Arrested. Injured. Suspended. Six NYC university students say they’ll keep protesting

Arrested. Injured. Suspended. Six NYC university students say they’ll keep protesting

NPR reports:

At Columbia University, word was spreading among the student protesters who’d defied the university’s order to take down their pro-Palestinian encampment on a central lawn. Police were gathering outside the school’s locked gates. Arrests seemed imminent. It was the evening of April 30.

Allie Wong, a doctoral student, was off campus when she heard what was happening. She rushed there and found a way to sneak in.

Before the night was over, Wong would be one among nearly 300 protesters arrested at two New York City colleges. NPR spoke with six of them about their choice to risk arrest, discipline from their universities, and possibly their academic and professional futures.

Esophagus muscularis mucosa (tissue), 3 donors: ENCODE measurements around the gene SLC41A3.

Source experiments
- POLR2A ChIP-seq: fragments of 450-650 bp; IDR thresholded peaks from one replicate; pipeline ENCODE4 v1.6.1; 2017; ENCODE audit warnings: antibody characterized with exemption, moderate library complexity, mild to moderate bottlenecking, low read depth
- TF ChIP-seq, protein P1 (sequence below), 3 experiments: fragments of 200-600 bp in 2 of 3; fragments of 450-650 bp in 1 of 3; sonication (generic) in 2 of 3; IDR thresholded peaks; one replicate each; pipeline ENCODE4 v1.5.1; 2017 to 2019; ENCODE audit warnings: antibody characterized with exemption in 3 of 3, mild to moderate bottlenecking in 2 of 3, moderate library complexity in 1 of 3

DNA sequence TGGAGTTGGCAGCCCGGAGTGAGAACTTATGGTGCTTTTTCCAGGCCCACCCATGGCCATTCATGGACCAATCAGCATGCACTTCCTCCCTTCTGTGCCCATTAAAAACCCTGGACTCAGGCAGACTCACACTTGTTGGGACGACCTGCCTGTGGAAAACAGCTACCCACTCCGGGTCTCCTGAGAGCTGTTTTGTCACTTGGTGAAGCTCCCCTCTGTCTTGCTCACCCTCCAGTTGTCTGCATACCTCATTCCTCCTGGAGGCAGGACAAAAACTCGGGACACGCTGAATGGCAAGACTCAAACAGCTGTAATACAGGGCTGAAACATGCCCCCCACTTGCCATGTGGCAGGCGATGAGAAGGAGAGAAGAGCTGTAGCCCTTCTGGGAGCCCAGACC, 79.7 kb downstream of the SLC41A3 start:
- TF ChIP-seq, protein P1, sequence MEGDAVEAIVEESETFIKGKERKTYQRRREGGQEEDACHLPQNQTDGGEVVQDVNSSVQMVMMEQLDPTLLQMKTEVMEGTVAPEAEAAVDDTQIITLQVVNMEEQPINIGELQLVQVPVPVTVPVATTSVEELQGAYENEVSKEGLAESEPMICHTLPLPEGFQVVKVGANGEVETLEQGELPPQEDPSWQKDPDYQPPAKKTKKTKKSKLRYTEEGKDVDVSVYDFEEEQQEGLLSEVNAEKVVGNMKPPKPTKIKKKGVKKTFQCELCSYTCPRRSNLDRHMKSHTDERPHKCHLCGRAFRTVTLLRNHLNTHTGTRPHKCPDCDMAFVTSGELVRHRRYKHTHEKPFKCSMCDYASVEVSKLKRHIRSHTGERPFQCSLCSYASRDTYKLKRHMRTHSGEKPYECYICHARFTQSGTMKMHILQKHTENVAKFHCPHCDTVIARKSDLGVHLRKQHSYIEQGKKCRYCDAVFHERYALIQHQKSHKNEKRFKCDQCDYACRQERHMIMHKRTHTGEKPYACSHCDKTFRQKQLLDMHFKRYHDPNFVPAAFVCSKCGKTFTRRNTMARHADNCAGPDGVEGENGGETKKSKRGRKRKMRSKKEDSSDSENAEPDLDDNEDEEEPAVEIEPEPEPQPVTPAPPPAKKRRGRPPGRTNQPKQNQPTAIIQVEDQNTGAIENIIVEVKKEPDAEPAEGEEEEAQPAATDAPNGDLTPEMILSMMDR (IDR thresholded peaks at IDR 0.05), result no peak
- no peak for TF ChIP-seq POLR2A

Allie Wong said she knew what she was getting into.

“I ran like a bat out of hell,” she said, “and sprinted to Hamilton Hall,” the building that a group of students and people unaffiliated with the university had occupied the previous night in an escalation of their protest against Israel and the war in Gaza.

Wong linked arms with other students in front of the building. They were singing songs about peace when the police arrived to force their human chain apart.

Several blocks north, Bashir Juwara arrived at the City College of New York driven by a similar sense of responsibility. He’s the student body president at Hunter College, another campus within the City University of New York system. Hunter students were participating in the pro-Palestinian encampment at City College, and as their president, Juwara wanted to show support. He was live streaming the scene outside the school’s gates when police arrested him, along with 172 others there that night.

In the two weeks since, police have made some 4,000 arrests at pro-Palestinian encampments on dozens of college campuses across the country.

The arrests have rattled academia to its core, inviting criticism that schools are using force to repress the most significant student movement in recent history, but also support from people who see some aspects of the anti-Israel protests as antisemitic. [Continue reading…]

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